Re: Low cost field recording rig?

PostPosted: Thu Jan 09, 2020 9:17 am
by Arpangel
Hugh Robjohns wrote:Back in the late 80s and early 90s when the BBC were starting to make TV programmes in stereo, location mixers had no MS decoding or monitoring, so we simply ganged the two channels together with the same gains, panned each hard over (Mid left, Side right), and just monitored the Mid mic on the left output. The side channel would then take care of itself, to be extracted into stereo loveliness in post-production.

If the location mixer didn't have headphone monitoring facilities that allowed soloing of just the Mid (left) channel, we used an adaptor plug/socket in the headphone cable that routed the left channel to both sides. Simples.

Thanks for all your help folks, I think I'm right in saying, the Tascam DR100 will record a mid and a side signal, undecoded for monitoring. I import into my DAW the two raw tracks. I then split the side mic into two tracks, inverting the phase of one of those, then I put the mid mic on a third track. Stereo width is achieved by raising or lowering the levels of the two side mic/tracks.

:?:

Re: Low cost field recording rig?

PostPosted: Thu Jan 09, 2020 9:34 am
by The Elf
Arpangel wrote:I then split the side mic into two tracks, inverting the phase of one of those, then I put the mid mic on a third track. Stereo width is achieved by raising or lowering the levels of the two side mic/tracks.

:?:
No - just download the free MSED and slap it over the raw stereo file - and set it to decode. Job done!

Re: Low cost field recording rig?

PostPosted: Thu Jan 09, 2020 9:41 am
by Arpangel
The Elf wrote:
Arpangel wrote:I then split the side mic into two tracks, inverting the phase of one of those, then I put the mid mic on a third track. Stereo width is achieved by raising or lowering the levels of the two side mic/tracks.

:?:
No - just download the free MSED and slap it over the raw stereo file - and set it to decode. Job done!

Thanks Elf, much appreciated, as you say job done!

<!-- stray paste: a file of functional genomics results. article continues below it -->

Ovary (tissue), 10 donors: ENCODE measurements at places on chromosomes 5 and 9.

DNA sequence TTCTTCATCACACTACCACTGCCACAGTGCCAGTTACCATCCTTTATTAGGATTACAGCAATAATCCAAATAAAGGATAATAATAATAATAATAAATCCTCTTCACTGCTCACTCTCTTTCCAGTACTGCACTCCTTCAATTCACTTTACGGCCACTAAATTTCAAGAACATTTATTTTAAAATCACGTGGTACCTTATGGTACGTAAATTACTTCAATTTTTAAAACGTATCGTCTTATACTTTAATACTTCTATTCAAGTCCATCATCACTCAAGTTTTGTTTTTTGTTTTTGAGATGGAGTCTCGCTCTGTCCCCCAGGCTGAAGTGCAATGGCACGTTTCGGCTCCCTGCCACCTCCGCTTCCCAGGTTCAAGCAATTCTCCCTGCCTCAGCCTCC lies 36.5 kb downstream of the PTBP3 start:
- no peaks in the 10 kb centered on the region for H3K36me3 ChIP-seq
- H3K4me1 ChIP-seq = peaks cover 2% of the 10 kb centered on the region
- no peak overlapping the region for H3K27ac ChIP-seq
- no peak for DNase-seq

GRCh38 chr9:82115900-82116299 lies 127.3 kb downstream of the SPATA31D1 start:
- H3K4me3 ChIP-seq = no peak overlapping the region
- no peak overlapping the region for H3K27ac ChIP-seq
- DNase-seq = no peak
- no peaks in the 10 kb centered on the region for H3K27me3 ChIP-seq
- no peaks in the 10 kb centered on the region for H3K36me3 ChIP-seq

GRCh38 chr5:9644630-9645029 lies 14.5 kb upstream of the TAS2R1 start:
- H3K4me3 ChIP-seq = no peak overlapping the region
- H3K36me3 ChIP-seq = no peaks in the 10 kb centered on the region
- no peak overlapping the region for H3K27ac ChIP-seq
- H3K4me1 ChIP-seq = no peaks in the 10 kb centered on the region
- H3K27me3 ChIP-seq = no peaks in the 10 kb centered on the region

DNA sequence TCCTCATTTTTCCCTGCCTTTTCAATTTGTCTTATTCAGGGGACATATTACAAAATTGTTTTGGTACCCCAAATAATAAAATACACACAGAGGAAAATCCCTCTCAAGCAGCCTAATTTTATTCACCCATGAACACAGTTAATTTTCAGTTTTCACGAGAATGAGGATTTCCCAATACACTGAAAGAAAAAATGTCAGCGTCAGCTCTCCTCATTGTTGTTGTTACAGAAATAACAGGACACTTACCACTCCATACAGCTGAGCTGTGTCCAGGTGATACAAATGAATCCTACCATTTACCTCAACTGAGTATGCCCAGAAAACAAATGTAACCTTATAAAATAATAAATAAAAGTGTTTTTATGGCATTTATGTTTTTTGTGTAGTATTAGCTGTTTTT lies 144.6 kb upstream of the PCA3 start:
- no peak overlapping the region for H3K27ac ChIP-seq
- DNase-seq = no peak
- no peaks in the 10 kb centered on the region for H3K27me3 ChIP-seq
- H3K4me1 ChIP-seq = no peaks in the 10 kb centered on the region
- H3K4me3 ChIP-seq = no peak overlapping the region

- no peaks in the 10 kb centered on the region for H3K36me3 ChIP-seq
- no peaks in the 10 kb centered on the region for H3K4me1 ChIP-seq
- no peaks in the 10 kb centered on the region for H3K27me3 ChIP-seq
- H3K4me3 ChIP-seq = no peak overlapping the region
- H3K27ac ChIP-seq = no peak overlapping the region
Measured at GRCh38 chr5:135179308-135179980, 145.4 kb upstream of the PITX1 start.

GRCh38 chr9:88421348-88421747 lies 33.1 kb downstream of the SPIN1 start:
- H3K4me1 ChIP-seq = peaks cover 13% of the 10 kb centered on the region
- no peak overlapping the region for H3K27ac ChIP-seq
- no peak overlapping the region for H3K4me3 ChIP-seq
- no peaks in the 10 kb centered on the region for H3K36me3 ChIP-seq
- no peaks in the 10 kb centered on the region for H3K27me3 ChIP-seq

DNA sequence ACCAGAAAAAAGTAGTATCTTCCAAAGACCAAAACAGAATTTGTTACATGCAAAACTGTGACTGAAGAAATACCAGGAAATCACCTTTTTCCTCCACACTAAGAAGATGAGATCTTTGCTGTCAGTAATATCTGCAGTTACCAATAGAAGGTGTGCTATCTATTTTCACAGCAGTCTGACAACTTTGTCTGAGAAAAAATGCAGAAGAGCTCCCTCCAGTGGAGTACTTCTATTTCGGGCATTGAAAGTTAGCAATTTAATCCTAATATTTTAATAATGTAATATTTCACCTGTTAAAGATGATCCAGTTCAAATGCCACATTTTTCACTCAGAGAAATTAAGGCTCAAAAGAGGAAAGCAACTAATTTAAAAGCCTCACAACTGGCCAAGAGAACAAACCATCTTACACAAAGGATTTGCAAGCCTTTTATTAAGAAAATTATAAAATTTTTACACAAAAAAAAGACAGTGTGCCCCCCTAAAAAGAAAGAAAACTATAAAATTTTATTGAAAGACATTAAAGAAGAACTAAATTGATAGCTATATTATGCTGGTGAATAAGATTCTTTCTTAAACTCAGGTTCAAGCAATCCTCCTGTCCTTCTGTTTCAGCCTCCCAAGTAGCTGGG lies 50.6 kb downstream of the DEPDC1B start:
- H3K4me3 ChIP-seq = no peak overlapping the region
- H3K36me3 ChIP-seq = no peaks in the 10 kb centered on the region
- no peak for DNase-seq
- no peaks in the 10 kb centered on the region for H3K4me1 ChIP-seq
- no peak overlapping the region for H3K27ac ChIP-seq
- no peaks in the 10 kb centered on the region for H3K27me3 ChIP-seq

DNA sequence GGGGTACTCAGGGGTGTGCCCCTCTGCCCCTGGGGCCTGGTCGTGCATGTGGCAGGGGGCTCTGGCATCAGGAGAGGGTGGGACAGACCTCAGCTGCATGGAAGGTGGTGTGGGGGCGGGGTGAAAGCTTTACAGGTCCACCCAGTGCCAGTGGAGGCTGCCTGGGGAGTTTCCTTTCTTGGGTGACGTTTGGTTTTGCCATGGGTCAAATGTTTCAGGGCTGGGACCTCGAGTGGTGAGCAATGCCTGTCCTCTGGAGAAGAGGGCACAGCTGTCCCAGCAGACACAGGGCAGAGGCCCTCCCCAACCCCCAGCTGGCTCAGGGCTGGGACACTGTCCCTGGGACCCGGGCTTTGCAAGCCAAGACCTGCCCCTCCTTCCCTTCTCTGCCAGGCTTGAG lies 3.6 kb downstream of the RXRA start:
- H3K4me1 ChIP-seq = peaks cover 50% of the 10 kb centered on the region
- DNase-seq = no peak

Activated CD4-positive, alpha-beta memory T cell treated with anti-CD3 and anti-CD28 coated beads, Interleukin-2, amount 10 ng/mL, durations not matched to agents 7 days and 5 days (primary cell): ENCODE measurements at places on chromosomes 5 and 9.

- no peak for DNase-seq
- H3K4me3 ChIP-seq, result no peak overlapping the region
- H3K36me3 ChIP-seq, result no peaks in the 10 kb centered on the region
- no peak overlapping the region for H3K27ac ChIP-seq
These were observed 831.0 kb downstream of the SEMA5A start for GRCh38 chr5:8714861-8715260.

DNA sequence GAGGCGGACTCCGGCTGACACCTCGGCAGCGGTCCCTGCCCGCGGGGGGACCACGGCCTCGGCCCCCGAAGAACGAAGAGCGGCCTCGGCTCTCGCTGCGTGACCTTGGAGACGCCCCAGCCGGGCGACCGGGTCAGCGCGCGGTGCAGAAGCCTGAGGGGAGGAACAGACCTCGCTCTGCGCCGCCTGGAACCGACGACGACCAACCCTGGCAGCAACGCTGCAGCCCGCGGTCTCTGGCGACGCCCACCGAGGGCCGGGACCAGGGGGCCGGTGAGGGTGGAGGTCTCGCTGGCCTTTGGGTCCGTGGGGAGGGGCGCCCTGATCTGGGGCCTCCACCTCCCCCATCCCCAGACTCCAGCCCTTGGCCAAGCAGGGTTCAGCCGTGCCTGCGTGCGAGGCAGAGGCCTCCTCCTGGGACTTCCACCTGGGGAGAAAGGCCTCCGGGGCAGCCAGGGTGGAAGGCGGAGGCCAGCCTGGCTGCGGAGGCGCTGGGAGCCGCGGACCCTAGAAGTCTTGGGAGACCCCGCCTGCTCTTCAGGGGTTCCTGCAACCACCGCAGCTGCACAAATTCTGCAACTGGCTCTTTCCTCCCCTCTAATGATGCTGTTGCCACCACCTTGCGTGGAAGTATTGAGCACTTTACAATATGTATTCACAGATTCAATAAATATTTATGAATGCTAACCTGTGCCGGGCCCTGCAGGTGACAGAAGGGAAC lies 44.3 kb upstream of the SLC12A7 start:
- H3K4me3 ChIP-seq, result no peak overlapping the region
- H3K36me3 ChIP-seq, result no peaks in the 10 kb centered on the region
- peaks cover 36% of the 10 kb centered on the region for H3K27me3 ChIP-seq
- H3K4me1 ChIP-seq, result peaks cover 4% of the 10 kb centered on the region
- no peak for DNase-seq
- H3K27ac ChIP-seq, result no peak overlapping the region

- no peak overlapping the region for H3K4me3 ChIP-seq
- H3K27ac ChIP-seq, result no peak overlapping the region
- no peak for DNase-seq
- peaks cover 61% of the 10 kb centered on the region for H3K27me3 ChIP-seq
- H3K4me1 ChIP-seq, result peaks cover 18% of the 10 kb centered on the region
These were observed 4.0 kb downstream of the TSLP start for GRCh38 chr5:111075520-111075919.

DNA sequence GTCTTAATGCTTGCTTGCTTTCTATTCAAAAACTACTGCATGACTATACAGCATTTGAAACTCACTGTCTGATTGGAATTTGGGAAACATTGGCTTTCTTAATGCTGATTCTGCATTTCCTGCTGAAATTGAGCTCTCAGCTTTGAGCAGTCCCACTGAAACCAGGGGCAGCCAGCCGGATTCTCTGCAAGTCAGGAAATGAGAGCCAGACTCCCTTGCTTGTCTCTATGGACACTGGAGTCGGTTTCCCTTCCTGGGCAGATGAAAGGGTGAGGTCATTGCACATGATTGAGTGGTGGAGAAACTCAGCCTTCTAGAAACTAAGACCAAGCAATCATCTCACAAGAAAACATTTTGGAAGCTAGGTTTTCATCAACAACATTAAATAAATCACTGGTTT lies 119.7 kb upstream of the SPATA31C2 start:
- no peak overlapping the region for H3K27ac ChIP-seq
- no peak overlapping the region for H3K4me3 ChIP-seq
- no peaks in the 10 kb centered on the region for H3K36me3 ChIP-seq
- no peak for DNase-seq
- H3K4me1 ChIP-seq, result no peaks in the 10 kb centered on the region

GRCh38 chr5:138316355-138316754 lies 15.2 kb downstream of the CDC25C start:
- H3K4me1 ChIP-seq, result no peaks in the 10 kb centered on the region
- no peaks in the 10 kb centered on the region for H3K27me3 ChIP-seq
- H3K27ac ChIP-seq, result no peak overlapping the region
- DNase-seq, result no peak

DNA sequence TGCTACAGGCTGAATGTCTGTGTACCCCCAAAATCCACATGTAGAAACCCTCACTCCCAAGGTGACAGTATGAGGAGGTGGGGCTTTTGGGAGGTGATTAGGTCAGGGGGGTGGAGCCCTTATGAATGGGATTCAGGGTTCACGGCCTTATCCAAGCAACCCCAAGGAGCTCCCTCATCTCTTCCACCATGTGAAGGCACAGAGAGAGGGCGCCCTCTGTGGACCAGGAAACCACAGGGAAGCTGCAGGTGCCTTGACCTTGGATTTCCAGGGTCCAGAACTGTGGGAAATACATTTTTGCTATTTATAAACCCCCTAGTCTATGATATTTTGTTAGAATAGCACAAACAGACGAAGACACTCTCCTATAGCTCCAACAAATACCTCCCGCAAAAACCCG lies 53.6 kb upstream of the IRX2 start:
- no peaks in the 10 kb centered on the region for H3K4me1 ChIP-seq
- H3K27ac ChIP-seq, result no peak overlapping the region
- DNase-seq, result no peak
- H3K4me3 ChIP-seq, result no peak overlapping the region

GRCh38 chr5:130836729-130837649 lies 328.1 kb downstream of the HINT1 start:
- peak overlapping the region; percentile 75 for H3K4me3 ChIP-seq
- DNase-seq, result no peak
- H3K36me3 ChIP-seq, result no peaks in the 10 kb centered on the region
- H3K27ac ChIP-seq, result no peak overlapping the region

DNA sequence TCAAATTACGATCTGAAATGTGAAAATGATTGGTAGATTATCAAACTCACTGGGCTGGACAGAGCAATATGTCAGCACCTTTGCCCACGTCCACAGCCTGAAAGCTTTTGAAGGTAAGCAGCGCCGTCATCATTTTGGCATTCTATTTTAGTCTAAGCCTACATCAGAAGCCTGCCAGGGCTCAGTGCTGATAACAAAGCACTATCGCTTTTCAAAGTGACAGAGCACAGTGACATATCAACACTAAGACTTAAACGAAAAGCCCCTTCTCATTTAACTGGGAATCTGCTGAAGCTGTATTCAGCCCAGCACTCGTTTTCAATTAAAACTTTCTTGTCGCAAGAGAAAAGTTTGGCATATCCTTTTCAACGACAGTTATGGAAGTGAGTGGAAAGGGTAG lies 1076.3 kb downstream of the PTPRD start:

Like the interface, and stereo field display, and, it’s free!

:thumbup:

Re: Low cost field recording rig?

PostPosted: Thu Jan 09, 2020 10:52 am
by The Elf
Arpangel wrote:
The Elf wrote:
Arpangel wrote:I then split the side mic into two tracks, inverting the phase of one of those, then I put the mid mic on a third track. Stereo width is achieved by raising or lowering the levels of the two side mic/tracks.
No - just download the free MSED and slap it over the raw stereo file - and set it to decode. Job done!
Thanks Elf, much appreciated, as you say job done!
Like the interface, and stereo field display, and, it’s free!
And it's also useful for other mid-side tricks. I often use it for mastering, and for sorting out spatial oddities. Was using it last night, in fact, to help out a stereo recording where dry was in one side, but reverb was in both L/R.

Don't underestimate the power of MS manipulation - once you grasp it you begin to understand the possibilities.

Re: Low cost field recording rig?

PostPosted: Thu Jan 09, 2020 10:56 am
by Hugh Robjohns
Hear hear!

Re: Low cost field recording rig?

PostPosted: Thu Jan 09, 2020 11:11 am
by Arpangel
Hugh Robjohns wrote:Hear hear!

Hear "here" even.....

:)

Re: Low cost field recording rig?

PostPosted: Thu Jan 09, 2020 2:18 pm
by blinddrew
Surely Hehearar?
;)

Anyway, there was a really good article from Zukan on creative uses for MS in the November issue: https://www.soundonsound.com/techniques ... techniques

Re: Low cost field recording rig?

PostPosted: Thu Jan 09, 2020 3:50 pm
by The Elf